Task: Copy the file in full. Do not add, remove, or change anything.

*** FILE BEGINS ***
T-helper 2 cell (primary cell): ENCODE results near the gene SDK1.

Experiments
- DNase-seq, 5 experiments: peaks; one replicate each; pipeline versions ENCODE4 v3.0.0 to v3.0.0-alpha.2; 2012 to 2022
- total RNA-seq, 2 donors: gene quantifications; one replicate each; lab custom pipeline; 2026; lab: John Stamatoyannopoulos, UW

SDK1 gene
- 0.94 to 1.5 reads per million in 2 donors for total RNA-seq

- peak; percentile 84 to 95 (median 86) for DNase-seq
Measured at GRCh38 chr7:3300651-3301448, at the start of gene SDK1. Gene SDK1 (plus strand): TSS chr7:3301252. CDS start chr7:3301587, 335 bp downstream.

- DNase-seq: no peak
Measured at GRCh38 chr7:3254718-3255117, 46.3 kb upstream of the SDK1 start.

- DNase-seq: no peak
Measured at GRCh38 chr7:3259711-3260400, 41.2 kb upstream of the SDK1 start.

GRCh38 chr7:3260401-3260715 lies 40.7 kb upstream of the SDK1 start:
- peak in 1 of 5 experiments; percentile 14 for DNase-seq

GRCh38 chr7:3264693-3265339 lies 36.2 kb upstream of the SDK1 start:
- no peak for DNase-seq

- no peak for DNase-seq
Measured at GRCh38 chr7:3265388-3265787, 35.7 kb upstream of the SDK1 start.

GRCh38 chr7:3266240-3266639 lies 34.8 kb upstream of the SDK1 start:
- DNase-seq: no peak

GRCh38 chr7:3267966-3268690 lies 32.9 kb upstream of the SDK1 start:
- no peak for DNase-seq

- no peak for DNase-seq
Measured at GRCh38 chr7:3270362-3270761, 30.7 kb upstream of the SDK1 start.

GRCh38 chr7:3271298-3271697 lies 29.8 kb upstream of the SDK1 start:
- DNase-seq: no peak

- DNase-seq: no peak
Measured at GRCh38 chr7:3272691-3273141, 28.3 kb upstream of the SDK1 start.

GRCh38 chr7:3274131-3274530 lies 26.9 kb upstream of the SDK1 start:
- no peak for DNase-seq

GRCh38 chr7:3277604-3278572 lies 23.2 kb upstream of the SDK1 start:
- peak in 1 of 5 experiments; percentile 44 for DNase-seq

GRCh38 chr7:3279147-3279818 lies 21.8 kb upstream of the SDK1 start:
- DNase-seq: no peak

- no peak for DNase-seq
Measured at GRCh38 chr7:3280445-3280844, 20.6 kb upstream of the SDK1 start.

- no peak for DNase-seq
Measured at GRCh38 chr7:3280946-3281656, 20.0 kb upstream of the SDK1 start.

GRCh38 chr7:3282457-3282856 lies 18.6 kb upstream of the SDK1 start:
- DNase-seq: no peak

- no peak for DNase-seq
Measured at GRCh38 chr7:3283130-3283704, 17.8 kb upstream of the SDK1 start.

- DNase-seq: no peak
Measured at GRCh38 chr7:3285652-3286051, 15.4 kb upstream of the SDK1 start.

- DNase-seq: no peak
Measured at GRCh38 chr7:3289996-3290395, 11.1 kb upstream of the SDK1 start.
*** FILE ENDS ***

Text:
T-helper 2 cell (primary cell): ENCODE results near the gene SDK1.

Experiments
- DNase-seq, 5 experiments: peaks; one replicate each; pipeline versions ENCODE4 v3.0.0 to v3.0.0-alpha.2; 2012 to 2022
- total RNA-seq, 2 donors: gene quantifications; one replicate each; lab custom pipeline; 2026; lab: John Stamatoyannopoulos, UW

SDK1 gene
- 0.94 to 1.5 reads per million in 2 donors for total RNA-seq

- peak; percentile 84 to 95 (median 86) for DNase-seq
Measured at GRCh38 chr7:3300651-3301448, at the start of gene SDK1. Gene SDK1 (plus strand): TSS chr7:3301252. CDS start chr7:3301587, 335 bp downstream.

- DNase-seq: no peak
Measured at GRCh38 chr7:3254718-3255117, 46.3 kb upstream of the SDK1 start.

- DNase-seq: no peak
Measured at GRCh38 chr7:3259711-3260400, 41.2 kb upstream of the SDK1 start.

GRCh38 chr7:3260401-3260715 lies 40.7 kb upstream of the SDK1 start:
- peak in 1 of 5 experiments; percentile 14 for DNase-seq

GRCh38 chr7:3264693-3265339 lies 36.2 kb upstream of the SDK1 start:
- no peak for DNase-seq

- no peak for DNase-seq
Measured at GRCh38 chr7:3265388-3265787, 35.7 kb upstream of the SDK1 start.

GRCh38 chr7:3266240-3266639 lies 34.8 kb upstream of the SDK1 start:
- DNase-seq: no peak

GRCh38 chr7:3267966-3268690 lies 32.9 kb upstream of the SDK1 start:
- no peak for DNase-seq

- no peak for DNase-seq
Measured at GRCh38 chr7:3270362-3270761, 30.7 kb upstream of the SDK1 start.

GRCh38 chr7:3271298-3271697 lies 29.8 kb upstream of the SDK1 start:
- DNase-seq: no peak

- DNase-seq: no peak
Measured at GRCh38 chr7:3272691-3273141, 28.3 kb upstream of the SDK1 start.

GRCh38 chr7:3274131-3274530 lies 26.9 kb upstream of the SDK1 start:
- no peak for DNase-seq

GRCh38 chr7:3277604-3278572 lies 23.2 kb upstream of the SDK1 start:
- peak in 1 of 5 experiments; percentile 44 for DNase-seq

GRCh38 chr7:3279147-3279818 lies 21.8 kb upstream of the SDK1 start:
- DNase-seq: no peak

- no peak for DNase-seq
Measured at GRCh38 chr7:3280445-3280844, 20.6 kb upstream of the SDK1 start.

- no peak for DNase-seq
Measured at GRCh38 chr7:3280946-3281656, 20.0 kb upstream of the SDK1 start.

GRCh38 chr7:3282457-3282856 lies 18.6 kb upstream of the SDK1 start:
- DNase-seq: no peak

- no peak for DNase-seq
Measured at GRCh38 chr7:3283130-3283704, 17.8 kb upstream of the SDK1 start.

- DNase-seq: no peak
Measured at GRCh38 chr7:3285652-3286051, 15.4 kb upstream of the SDK1 start.

- DNase-seq: no peak
Measured at GRCh38 chr7:3289996-3290395, 11.1 kb upstream of the SDK1 start.